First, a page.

Culture / Edge / IoT / Monitoring / Contributed

How to Fish Value From Your Data Lake

5 May 2016 11:37am, by

Raymie Stata
Raymie Stata is the CEO and founder of Altiscale. Before founding Altiscale, Raymie was at Yahoo, where he was chief technical officer. At Yahoo, he played an instrumental role in algorithmic search, display advertising, and cloud computing. He also helped set Yahoo’s open-source strategy and initiated its participation in the Apache Hadoop project. Raymie received his PhD in computer science from MIT.

Your next big product may be submerged within your data lake.

According to market researcher Wikibon, data analytics remains one of the fastest growing IT segments. It predicts that the worldwide market for Big Data analytics hardware, software and services will reach $50 billion in 2017, up from $28.5 billion in 2014.

While many see the opportunity of Big Data deriving solely from the benefits of better decisions on behalf of the existing business, the implications of data, especially data from the emerging Internet of Things (IoT), are far greater than that.

We’ve already seen businesses born in the digital era harness customer data, social media insights, transaction data, geo-location data and device data to create new, data-driven product and service offerings. For example, companies like Facebook, Twitter and YouTube leverage user data to provide analytic reports about how consumers behave with content, enabling media companies to optimize ads and boost responses.

However, this ability to provide data products is not limited to native internet businesses. We are starting to see it expand to companies across a wide range of industries. For many of these companies, it is industrial and machine information, not just social or consumer information, that will be a major value driver.

Many established enterprises are sitting on vast stores of information that can be leveraged in new ways to create valuable data services. The payments processing company, First Data, for example, leveraged its troves of financial transaction data to provide consumer analytics to small-and-medium-sized businesses, companies that would otherwise lack the resources to make use of data. With First Data’s Insightics, companies can better understand purchase trends, the best time of day to make special offers and the ideal target customers for new products or services.

Data is a new kind of capital, vital to the development of new products and services.

PG&E, as another example, is making use of new information from digital meters, combining it with data about their enterprise customers, and providing dashboards to large companies to help them better understand their energy usage and how to manage it. Their customers can better control their energy spending while PG&E is better able to comply with state energy conservation mandates.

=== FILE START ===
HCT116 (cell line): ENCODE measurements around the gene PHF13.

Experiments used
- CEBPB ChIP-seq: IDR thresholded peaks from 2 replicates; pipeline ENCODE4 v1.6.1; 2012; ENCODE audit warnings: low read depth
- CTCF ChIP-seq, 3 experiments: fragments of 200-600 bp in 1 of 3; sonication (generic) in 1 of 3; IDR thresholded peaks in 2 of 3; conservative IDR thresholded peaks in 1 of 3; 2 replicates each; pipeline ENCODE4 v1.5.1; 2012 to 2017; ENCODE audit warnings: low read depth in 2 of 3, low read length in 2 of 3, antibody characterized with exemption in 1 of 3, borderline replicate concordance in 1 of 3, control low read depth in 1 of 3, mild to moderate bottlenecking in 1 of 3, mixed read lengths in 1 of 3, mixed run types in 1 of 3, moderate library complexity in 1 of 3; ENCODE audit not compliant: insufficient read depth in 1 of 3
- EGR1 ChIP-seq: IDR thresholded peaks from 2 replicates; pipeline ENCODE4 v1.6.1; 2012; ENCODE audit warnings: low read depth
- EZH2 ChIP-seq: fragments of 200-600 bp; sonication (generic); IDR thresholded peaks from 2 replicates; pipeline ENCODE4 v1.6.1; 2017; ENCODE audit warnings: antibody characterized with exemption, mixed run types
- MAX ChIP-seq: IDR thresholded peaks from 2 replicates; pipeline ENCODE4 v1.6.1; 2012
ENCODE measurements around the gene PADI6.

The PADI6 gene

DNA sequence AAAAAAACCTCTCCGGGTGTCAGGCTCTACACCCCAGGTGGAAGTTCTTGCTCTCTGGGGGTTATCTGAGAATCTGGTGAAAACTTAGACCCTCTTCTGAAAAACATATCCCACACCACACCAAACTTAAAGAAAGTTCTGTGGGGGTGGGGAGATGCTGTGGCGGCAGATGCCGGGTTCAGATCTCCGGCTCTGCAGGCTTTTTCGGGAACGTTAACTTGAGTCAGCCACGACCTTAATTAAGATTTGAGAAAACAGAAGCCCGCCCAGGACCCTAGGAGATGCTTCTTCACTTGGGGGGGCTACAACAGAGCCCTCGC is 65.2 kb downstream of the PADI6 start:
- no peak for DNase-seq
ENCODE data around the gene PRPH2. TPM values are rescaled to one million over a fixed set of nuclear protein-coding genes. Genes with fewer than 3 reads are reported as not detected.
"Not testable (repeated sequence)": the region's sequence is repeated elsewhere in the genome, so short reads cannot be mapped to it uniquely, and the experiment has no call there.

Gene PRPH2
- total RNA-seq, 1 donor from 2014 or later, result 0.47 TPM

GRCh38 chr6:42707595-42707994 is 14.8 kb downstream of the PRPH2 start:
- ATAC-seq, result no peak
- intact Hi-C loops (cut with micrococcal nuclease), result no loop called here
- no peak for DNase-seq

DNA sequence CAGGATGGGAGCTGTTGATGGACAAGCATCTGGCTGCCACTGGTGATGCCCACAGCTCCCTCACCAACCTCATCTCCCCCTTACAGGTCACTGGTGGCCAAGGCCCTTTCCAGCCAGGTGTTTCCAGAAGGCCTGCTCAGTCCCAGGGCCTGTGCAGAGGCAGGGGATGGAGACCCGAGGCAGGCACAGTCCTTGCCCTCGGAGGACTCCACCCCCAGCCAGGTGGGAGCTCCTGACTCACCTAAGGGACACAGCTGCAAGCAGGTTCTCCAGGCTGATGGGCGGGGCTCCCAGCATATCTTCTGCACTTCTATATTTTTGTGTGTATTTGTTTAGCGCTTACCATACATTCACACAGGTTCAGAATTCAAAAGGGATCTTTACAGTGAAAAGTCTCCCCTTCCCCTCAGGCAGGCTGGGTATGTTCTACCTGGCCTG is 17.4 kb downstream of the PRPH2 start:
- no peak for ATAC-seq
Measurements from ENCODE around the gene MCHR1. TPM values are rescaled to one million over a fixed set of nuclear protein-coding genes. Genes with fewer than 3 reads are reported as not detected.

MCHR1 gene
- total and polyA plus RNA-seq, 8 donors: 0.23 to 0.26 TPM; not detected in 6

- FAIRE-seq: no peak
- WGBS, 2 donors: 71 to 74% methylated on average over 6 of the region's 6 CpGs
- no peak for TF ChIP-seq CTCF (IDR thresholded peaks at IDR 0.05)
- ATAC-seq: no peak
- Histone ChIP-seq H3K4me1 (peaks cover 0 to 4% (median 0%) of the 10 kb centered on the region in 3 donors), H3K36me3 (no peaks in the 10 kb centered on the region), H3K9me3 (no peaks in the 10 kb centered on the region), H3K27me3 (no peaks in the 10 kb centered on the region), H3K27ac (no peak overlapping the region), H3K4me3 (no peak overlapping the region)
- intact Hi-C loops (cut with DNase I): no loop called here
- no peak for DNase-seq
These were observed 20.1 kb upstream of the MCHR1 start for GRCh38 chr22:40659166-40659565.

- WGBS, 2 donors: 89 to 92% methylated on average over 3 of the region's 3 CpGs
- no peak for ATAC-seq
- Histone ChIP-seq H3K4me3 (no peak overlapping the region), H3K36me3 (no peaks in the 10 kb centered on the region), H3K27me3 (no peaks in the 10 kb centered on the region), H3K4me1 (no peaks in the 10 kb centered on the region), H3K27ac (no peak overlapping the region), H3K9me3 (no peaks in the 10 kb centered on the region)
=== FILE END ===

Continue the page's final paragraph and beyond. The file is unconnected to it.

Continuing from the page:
As more companies create data-driven products like this, here are five things to keep in mind:

1. Get an understanding of what you have: Complete a quick assessment of the data captured in your data lake. Consider how detailed the information is, how far back it goes, how it was collected, how accurate it is and how current it is. If you need to collect more information to fill in any gaps, consider the resources required and the possibilities of any additional details that you can capture along the way. For many IoT use cases, some of the data might be very novel – digital electrical smart meters, for example, capture far more information than an analog meter ever did.

2. Consider how third-party data amplifies the value of your company data: Augmenting your proprietary information with demographic, geographic, industrial, or weather data, for example, allows you to offer your customers new analyses that they can’t access anywhere else, or that would be too difficult to create on their own. For example, you can combine third party weather data with purchase history to better understand buying trends. With that information, businesses can strategically time specials and promotions that match consumer buying habits.

3. Adapt the user experience requirements to target market needs: Small businesses require easy, intuitive experiences so that those who aren’t data specialists can quickly benefit from the service. Analytics need to be quickly and easily understood to limit the need for additional data drilling and to mask the complexities involved. On the other hand, enterprises expect and demand greater access to the data details. Enterprise solutions serve multiple users, some of whom are highly technical and solely dedicated to data analysis. These expert users will want the option to drill down on data, run ad hoc analyses, or blend your information with their data.

4. Emphasize speed and service levels: Whether a small business or large enterprise, all users expect dashboards that are quick to load and update. Data must be up-to-date and responsive enough for fast analysis.

5. Make scalability a priority: Data volume and sources will inevitably grow over time, and you will need to be prepared to maintain service levels as they do so. In addition to scaling to accommodate more data, these services must also scale in terms of users and analytical sophistication. Scaling can be expensive and painful, so pick the right tech partner that is on the same page with you regarding performance, scalability, and operational support.

Data is a new kind of capital, vital to the development of new products and services. Connected devices and other data sources from IoT are providing, even more, fodder for enterprises. As the tools and infrastructure required to build and offer these data products become easier to acquire, access and use, more and more businesses are discovering the new business opportunities just waiting beneath the surface of their data lakes.

Feature image: Cancun street art by Senkoe.

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